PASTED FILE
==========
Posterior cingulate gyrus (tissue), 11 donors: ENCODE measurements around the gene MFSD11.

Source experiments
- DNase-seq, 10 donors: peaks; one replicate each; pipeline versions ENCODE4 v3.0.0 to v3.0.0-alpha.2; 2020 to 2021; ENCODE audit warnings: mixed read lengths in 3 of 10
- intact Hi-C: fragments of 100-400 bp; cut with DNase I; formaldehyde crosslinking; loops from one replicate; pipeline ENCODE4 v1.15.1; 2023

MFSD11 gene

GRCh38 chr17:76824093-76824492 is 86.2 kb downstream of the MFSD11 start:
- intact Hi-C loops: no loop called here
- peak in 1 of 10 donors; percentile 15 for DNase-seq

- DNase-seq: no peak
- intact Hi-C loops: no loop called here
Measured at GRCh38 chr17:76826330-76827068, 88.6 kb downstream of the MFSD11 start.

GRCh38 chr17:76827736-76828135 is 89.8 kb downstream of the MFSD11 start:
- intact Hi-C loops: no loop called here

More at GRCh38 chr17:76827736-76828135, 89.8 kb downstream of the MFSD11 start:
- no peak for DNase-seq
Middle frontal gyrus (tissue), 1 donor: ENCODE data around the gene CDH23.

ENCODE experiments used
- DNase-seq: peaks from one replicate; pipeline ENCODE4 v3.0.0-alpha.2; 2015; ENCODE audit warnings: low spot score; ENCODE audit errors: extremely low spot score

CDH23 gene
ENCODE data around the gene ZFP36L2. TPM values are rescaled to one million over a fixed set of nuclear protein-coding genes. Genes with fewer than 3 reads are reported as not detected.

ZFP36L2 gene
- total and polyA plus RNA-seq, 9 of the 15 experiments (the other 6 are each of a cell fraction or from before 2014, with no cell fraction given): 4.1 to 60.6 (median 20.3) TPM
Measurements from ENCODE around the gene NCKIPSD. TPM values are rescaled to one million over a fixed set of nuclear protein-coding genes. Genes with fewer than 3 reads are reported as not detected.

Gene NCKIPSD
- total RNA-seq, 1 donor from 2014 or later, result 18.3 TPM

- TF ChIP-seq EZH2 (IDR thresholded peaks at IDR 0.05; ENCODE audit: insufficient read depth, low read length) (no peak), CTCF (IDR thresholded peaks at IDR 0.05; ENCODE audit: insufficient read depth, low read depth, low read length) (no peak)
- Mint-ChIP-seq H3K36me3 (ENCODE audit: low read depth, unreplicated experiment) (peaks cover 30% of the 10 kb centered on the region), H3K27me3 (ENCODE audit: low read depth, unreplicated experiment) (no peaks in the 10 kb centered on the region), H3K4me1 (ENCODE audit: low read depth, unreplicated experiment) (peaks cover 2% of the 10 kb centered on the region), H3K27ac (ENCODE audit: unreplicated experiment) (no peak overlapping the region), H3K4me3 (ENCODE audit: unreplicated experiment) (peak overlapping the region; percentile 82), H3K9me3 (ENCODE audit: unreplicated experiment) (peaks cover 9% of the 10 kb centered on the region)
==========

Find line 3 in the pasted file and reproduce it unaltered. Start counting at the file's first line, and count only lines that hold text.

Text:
- DNase-seq, 10 donors: peaks; one replicate each; pipeline versions ENCODE4 v3.0.0 to v3.0.0-alpha.2; 2020 to 2021; ENCODE audit warnings: mixed read lengths in 3 of 10